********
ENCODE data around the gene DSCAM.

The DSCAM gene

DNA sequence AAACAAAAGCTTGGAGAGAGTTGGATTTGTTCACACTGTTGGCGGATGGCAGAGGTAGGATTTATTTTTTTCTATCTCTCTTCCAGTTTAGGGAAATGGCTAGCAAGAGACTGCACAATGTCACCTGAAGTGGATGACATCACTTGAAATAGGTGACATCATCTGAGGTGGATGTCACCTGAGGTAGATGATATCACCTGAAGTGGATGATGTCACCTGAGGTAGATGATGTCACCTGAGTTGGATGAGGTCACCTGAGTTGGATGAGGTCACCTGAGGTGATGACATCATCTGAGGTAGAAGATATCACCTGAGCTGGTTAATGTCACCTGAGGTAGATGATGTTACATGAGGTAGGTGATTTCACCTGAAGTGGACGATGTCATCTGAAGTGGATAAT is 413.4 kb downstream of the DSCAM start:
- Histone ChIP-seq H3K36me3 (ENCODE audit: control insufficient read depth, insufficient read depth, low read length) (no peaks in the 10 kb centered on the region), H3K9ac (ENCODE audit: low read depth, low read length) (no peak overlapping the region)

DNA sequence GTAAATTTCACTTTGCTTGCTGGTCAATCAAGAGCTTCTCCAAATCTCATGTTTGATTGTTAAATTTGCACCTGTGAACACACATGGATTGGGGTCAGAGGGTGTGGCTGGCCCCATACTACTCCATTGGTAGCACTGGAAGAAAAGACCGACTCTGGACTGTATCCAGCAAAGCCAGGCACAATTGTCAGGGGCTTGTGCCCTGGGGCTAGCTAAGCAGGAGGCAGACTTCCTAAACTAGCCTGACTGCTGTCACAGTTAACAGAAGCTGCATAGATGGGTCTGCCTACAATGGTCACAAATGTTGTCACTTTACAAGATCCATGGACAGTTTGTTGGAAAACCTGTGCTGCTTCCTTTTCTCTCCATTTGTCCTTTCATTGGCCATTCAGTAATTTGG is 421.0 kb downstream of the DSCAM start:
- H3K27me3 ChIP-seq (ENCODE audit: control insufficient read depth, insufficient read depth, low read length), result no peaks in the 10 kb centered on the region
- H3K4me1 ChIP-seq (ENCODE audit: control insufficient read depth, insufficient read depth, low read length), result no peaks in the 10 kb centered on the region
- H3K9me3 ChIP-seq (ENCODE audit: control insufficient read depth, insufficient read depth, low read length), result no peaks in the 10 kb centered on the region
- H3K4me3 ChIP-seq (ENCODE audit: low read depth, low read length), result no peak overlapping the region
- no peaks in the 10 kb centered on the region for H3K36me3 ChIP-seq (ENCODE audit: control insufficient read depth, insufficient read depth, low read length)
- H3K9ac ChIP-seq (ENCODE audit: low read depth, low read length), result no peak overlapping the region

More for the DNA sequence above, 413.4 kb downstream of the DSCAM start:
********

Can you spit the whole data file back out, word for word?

ENCODE data around the gene DSCAM.

The DSCAM gene

DNA sequence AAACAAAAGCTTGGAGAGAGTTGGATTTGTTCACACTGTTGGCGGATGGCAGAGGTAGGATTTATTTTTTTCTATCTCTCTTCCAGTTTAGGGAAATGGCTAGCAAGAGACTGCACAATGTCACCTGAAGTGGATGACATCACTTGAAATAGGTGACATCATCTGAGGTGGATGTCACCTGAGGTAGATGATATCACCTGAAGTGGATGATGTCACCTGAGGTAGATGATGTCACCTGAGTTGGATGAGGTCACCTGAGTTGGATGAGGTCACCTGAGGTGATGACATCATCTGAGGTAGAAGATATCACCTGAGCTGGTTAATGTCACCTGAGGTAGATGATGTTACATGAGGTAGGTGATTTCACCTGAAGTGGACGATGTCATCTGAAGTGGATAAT is 413.4 kb downstream of the DSCAM start:
- Histone ChIP-seq H3K36me3 (ENCODE audit: control insufficient read depth, insufficient read depth, low read length) (no peaks in the 10 kb centered on the region), H3K9ac (ENCODE audit: low read depth, low read length) (no peak overlapping the region)

DNA sequence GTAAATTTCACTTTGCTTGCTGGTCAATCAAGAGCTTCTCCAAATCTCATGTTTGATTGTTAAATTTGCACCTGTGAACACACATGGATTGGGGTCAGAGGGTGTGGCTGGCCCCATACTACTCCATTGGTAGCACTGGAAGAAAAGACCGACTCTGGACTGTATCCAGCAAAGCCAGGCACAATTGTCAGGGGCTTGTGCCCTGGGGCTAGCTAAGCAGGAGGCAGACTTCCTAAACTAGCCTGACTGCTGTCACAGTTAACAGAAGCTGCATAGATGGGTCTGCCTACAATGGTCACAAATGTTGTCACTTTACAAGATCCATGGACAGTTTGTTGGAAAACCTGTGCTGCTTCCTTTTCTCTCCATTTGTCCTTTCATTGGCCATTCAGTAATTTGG is 421.0 kb downstream of the DSCAM start:
- H3K27me3 ChIP-seq (ENCODE audit: control insufficient read depth, insufficient read depth, low read length), result no peaks in the 10 kb centered on the region
- H3K4me1 ChIP-seq (ENCODE audit: control insufficient read depth, insufficient read depth, low read length), result no peaks in the 10 kb centered on the region
- H3K9me3 ChIP-seq (ENCODE audit: control insufficient read depth, insufficient read depth, low read length), result no peaks in the 10 kb centered on the region
- H3K4me3 ChIP-seq (ENCODE audit: low read depth, low read length), result no peak overlapping the region
- no peaks in the 10 kb centered on the region for H3K36me3 ChIP-seq (ENCODE audit: control insufficient read depth, insufficient read depth, low read length)
- H3K9ac ChIP-seq (ENCODE audit: low read depth, low read length), result no peak overlapping the region

More for the DNA sequence above, 413.4 kb downstream of the DSCAM start: